Summary of Recommendations for ED Management of the Acute Bronchiolitis in Pediatric Patients November 7, 2019

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Differentiating bronchiolitis from asthma and reactive airway disease in young children can be challenging, and a rapidly changing clinical presentation can confound accurate assessment of the severity of the illness.

Acute bronchiolitis is the most common lower respiratory tract infection in young children that leads to emergency department visits and hospitalizations. Bronchiolitis is a clinical diagnosis, and diagnostic laboratory and radiographic tests play a limited role in most cases. While studies have demonstrated a lack of efficacy for bronchodilators and corticosteroids, more recent studies suggest a potential role for combination therapies and high-flow nasal cannula therapy. Frequent evaluation of patient clinical status including respiratory rate, work of breathing, oxygen saturation, and the ability to take oral fluids are important in determining safe disposition.

This summary of the treatment recommendations for pediatric bronchiolitis, supported by various guidelines provides, a systematic approach to ED assessment of such patients.

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Summary of Recommendations for ED Management of the Acute Bronchiolitis in Pediatric Patients

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What’s Your Diagnosis? a 9-month-old infant gasping for air September 30, 2019

Posted by Andy Jagoda, MD in: What's Your Diagnosis , 1 comment so far

But before we begin, check out if you got last month’s case right, about the 11-year-old boy with acute abdominal pain. Click here to check out the answer!

Case Presentation: an 9-month-old infant gasping for air

As your shift is winding down at 4 AM, a mother brings in her 9-month-old infant, whom she describes as “gasping for air.” The baby has had a runny nose and cough for a few days as well as a low-grade fever, but now he is breathing rapidly and wheezing, with lower intercostal retractions.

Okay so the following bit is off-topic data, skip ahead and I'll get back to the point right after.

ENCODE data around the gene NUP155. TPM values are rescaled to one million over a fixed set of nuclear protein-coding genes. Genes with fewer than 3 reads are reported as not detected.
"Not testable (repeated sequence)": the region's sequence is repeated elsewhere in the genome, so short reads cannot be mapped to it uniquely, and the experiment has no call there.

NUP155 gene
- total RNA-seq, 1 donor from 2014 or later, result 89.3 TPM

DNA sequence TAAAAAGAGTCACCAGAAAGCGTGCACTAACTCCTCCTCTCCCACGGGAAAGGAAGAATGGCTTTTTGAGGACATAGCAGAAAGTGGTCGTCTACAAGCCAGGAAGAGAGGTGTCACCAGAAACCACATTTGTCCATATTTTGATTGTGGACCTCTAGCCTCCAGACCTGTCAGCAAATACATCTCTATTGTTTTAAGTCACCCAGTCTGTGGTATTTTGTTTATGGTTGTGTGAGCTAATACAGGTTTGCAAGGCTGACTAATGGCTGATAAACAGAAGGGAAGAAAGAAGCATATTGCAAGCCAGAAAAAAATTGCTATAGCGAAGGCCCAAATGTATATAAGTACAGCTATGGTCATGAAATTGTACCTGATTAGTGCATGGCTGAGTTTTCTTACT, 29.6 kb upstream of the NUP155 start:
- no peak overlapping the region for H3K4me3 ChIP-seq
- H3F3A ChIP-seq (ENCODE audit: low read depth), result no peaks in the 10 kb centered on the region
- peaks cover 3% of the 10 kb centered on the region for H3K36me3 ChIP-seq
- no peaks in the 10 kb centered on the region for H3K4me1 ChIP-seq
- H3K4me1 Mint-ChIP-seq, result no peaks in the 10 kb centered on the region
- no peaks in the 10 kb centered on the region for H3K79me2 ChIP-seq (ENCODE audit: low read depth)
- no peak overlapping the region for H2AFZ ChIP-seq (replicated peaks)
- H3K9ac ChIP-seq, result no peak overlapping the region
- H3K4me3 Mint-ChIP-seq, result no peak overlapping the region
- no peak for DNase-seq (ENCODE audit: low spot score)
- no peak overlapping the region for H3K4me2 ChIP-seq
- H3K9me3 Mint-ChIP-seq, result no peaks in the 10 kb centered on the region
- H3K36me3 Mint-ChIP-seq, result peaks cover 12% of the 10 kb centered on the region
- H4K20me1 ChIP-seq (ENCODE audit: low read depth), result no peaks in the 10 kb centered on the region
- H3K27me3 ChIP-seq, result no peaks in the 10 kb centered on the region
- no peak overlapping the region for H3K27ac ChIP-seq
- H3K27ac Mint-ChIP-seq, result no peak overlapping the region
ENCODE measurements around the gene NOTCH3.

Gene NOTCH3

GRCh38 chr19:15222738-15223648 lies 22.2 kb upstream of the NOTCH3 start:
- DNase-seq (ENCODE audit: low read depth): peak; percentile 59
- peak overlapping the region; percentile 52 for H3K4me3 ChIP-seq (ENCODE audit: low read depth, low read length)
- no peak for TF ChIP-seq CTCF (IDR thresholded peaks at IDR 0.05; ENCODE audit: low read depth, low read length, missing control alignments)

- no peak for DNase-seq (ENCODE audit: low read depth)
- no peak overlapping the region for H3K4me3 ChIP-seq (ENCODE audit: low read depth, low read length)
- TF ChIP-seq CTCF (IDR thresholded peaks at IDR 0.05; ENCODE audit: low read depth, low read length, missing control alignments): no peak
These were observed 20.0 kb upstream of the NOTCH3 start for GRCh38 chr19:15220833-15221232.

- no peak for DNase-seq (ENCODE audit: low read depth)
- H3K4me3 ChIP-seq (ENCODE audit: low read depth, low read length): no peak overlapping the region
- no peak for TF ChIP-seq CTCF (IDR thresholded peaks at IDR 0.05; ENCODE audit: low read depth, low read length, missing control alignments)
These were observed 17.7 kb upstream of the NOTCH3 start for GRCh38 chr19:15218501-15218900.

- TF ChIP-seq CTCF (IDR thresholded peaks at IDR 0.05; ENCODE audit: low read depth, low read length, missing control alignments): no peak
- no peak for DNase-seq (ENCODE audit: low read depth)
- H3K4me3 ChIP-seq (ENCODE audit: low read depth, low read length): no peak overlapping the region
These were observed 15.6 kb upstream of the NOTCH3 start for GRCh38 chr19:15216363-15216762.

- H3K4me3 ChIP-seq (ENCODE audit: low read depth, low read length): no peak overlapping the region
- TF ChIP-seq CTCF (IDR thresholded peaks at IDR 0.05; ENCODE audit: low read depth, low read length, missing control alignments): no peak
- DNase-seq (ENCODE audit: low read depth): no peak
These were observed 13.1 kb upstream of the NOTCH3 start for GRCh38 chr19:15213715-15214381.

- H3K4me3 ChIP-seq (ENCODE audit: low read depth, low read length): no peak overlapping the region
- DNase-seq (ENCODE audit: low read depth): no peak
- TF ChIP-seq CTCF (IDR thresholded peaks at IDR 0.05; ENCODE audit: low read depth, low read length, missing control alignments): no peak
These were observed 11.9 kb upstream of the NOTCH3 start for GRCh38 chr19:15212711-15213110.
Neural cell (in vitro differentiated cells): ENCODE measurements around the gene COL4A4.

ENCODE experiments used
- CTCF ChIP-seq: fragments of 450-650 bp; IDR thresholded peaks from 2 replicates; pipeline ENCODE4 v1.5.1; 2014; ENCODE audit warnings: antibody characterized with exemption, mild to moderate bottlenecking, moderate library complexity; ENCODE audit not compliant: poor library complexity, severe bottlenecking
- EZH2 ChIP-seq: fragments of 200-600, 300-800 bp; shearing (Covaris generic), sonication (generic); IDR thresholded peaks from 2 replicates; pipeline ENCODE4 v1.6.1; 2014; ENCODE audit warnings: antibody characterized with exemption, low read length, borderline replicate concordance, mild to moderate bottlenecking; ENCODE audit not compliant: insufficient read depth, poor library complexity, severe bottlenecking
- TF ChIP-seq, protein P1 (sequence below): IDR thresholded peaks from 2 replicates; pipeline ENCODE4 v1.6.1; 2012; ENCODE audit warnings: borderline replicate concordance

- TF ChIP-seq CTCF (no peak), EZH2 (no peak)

The mother states that the infant has had wheezing in the past, and she asks if he might have asthma since “it runs in the family.” She also indicates that in the last 12 hours, he has not taken his usual amount of fluids.

His oxygen saturation level is 87% on room air.

You begin to think… should I treat this as reactive airway disease, asthma, or bronchiolitis? When should I give the patient albuterol, nebulized epinephrine, or oxygen? Does the infant need steroids? You also wonder whether this patient is going to tire and require assisted ventilation or whether there are any other alternatives to intubation.

Case Conclusion

You quickly determined that your patient had severe bronchiolitis, and you knew that aggressive management was required. You placed the patient on pulse oximetry because the infant had wheezed previously, and started a trial of a nebulized bronchodilator with oxygen while closely monitoring his clinical response to treatment. Your patient’s respiratory rate was still in the 70s, with minimal decreases in the work of breathing. His pulse oximetry level was 87% on room air, so you administered supplemental oxygen via HFNC. The patient started to cry without tears, and you noticed his dry mucous membranes, so you administered IV fluids. His respiratory rate was 55 breaths/min with no retractions, and he was able to take his bottle for only a brief period even after the nurse suctioned his nasal secretions. His SpO2 level remained at 90% on room air. You decided to admit the patient because his tachypnea was leading to compromised oral intake and because of his persistent hypoxia, and you kept him on the HFNC in the meantime.

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A 2-year-old girl with upper respiratory infection symptoms — Brain Teaser. Do you know the answer? April 18, 2019

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Test your knowledge and see how much you know about diagnosing and managing pediatric community-acquired pneumonia.

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The correct answer: B.

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Clinical Pathway for Management of Pediatric Patients With Community-Acquired Pneumonia April 15, 2019

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A significant challenge in the management of pediatric community-acquired pneumonia is identifying children who are more likely to have bacterial pneumonia and will benefit from antibiotic therapy while avoiding unnecessary testing and treatment in children who have viral pneumonia.

Worldwide, pneumonia is the most common cause of death in children aged < 5 years. Distinguishing viral from bacterial causes of pneumonia is paramount to providing effective treatment but remains a significant challenge. For patients who can be managed with outpatient treatment, the utility of laboratory tests and radiographic studies, as well as the need for empiric antibiotics, remains questionable.

Clinical Pathway for Management of Pediatric Patients With Community-Acquired Pneumonia

This clinical pathway will help you improve care in the management of pediatric patients with community-acquired pneumonia. Click here to download yours today.